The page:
Some notes from the history of interdisciplinarity

Frank 1988 p 146

From Frank, 1988, p. 146

It is not difficult to notice that epistemic fluency has its roots in interdisciplinarity. But what are the roots of interdisciplinarity? Some historical writings trace the origins of interdisciplinarity back to the mid-1920s (Frank, 1988; Sills, 1986; Graff, 2015). These exquisitely written historical texts nicely show that interdisciplinarity has been one of most ambitious and challenging intellectual projects for more than nine decades. During this time, interdisciplinary has celebrated some great achievements, but equally often it has also struggled to fulfil its promises.

Yes, during last few years, interdisciplinarity (again) has become a hot topic and (again) made its way into research funding schemes and university’s curriculums. But let’s not forget that it has been trying to do so for 90 years. What astonishes is that we know so little about how people learn to do this complex work.

Below are some insights that worth knowing and/or not forgetting.

Origins of interdisciplinarity

Roberta Frank (1988), tracing historical adventures of the word “interdisciplinarity”, writes:

“Interdisciplinary” was probably born in New York City in the mid-1920s, most likely at the corner of 42nd and Madison. The word seems to have begun life in the corridors and meeting rooms of the Social Science Research Council as a kind of bureaucratic shorthand for what the Council saw as its chief function, the promotion of research that involved two or more of its seven constituent societies. (p. 139)

The notion of interdisciplinarity in research discourses perhaps appeared much before the word. As Frank (1988) writes, with increasing focus on “cooperative research” many published books already emphasised “inter” nature of research activities of that time:  

the “interrelation,” “mutual interdependence,” “interpenetration,” “intercommunication,” “cross-relationships,” “interfiliation,” and, of course, “interaction” of the various disciplines, along with the need to explore “twilight zones” and “border areas,” “to fill any unoccupied spaces,” and to encourage the “active cultivation of borderlands between the several disciplines. (p. 141)

Since the beginning, the road of interdisciplinarity was not without challenges. David Sills (1986) quotes the following disillusioning text from the report to SSRC about the Council’s interdisciplinary agendas:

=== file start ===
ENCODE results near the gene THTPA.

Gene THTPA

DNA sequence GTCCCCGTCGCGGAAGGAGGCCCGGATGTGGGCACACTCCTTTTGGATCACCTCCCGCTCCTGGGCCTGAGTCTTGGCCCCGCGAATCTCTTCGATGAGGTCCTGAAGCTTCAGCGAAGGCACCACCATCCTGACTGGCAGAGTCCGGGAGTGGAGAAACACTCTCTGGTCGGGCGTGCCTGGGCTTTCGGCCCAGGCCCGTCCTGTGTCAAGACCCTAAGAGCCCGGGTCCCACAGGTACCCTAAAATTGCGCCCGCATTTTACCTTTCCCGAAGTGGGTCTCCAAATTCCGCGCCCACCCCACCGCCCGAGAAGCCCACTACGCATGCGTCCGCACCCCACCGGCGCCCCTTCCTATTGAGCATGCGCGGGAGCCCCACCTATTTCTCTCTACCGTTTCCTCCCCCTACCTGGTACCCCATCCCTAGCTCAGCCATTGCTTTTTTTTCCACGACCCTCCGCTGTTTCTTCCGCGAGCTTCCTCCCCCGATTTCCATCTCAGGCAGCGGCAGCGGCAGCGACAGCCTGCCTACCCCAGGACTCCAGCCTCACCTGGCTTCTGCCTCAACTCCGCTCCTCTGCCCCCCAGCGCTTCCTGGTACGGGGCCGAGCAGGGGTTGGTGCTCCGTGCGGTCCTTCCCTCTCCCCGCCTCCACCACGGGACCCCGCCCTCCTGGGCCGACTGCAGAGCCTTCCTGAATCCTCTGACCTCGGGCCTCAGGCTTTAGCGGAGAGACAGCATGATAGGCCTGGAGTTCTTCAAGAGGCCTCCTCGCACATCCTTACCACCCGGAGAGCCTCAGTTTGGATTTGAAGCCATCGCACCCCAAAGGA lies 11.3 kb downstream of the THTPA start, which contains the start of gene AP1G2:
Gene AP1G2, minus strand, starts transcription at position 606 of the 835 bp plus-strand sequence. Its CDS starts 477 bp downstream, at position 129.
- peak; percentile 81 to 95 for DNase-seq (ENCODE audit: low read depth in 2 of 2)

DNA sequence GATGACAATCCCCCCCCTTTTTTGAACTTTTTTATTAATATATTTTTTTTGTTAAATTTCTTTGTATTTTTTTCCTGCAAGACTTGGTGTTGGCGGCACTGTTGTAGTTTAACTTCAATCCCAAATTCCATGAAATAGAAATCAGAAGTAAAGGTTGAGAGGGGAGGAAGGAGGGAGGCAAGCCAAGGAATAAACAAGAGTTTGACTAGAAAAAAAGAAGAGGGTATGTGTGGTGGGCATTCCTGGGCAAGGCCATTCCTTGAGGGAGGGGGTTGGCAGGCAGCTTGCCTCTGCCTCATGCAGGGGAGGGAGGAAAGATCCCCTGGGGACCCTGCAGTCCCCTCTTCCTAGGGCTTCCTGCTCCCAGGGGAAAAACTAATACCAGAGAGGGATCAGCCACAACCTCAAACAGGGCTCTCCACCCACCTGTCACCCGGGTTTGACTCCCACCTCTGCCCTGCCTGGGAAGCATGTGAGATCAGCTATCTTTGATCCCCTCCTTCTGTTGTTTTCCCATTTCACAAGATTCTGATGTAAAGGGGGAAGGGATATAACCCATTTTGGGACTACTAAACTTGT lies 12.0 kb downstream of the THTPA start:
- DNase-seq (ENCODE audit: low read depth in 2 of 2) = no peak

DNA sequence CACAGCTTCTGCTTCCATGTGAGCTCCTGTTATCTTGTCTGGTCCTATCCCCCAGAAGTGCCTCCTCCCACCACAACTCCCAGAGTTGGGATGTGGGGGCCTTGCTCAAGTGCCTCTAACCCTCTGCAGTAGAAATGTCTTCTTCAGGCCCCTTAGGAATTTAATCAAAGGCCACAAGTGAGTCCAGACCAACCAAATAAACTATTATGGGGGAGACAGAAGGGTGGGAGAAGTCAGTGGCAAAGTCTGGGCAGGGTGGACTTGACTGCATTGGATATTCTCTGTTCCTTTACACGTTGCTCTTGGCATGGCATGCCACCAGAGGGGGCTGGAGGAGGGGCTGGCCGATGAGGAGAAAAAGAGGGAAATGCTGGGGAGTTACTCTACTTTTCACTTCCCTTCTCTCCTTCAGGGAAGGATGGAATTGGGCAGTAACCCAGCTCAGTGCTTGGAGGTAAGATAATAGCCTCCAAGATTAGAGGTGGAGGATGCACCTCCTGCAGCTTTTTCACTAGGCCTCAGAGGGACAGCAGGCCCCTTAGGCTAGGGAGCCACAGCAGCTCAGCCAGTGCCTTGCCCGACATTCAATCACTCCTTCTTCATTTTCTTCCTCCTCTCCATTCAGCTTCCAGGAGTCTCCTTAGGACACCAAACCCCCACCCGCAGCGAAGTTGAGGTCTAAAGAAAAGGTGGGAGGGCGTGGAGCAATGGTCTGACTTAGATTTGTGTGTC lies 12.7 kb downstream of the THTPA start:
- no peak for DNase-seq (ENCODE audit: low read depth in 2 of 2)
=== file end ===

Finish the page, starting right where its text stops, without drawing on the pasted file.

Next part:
It may also be said the Council has allowed itself to some extent to become obsessed at times by catchphrases and slogans which were not sufficiently critically examined. Thus there is some justification for saying that much of the talk in connection with Council policy, especially in the early years, about cooperation and interdisciplinary research turned out to be a delusion. (SSRC, August 1937, p. 145, cited in Sills, 1986, p. 86)

Interdisciplinarily and interdisciplinarities

Frank 1988 p 143

From Frank, 1988, p. 143

The notion of interdisciplinarity has also changed through the history. As Frank (1988) writes:

“Interdisciplinary” started out with a reasonably bounded set of senses. Then, subjected to indecent abuse in the 50s and 60s, it acquired a precocious middle-aged spread. Now not only is the word everywhere but no one can pin down what people have in mind when they utter it. (pp. 139-140)

Already in the late 1960s it was well realised that this term is far too broad and vague for describing diverse kinds of research activities that have just one broad common feature: something that comes from two or more disciplines. One of OECD reports on interdisciplinary problems of teaching and research published at that time makes enlightening fine-grained distinctions between different kinds of “inter-” disciplinarities, such as “interdisciplinary, metadisciplinary, extradisciplinary, multidisciplinary, pluridisciplinary, cross-disciplinary, transdisciplinary, nondisciplinary, adisciplinary, and polydisciplinary” (OECD, 1972, quoted in Frank, 1988, p. 143). It also discriminates between seven brands: “teleological, normative, purposive, subject-oriented, problem-oriented, field-theory, and General Systems theory”. (loc. cit.).

While such taxonomies and classifications are often seen as unpractical, in many ways they are powerful tools that allow us to see beyond surface similarities and start appreciating that there hardly can be one “true” form of interdisciplinarity or one “right” way for doing interdisciplinary work. This ignorance to the distinctiveness and complexity of interdisciplinary work, however, is common. As Harvey Graff (2015) writes about history of “interdisciplinary disciplines”[i]: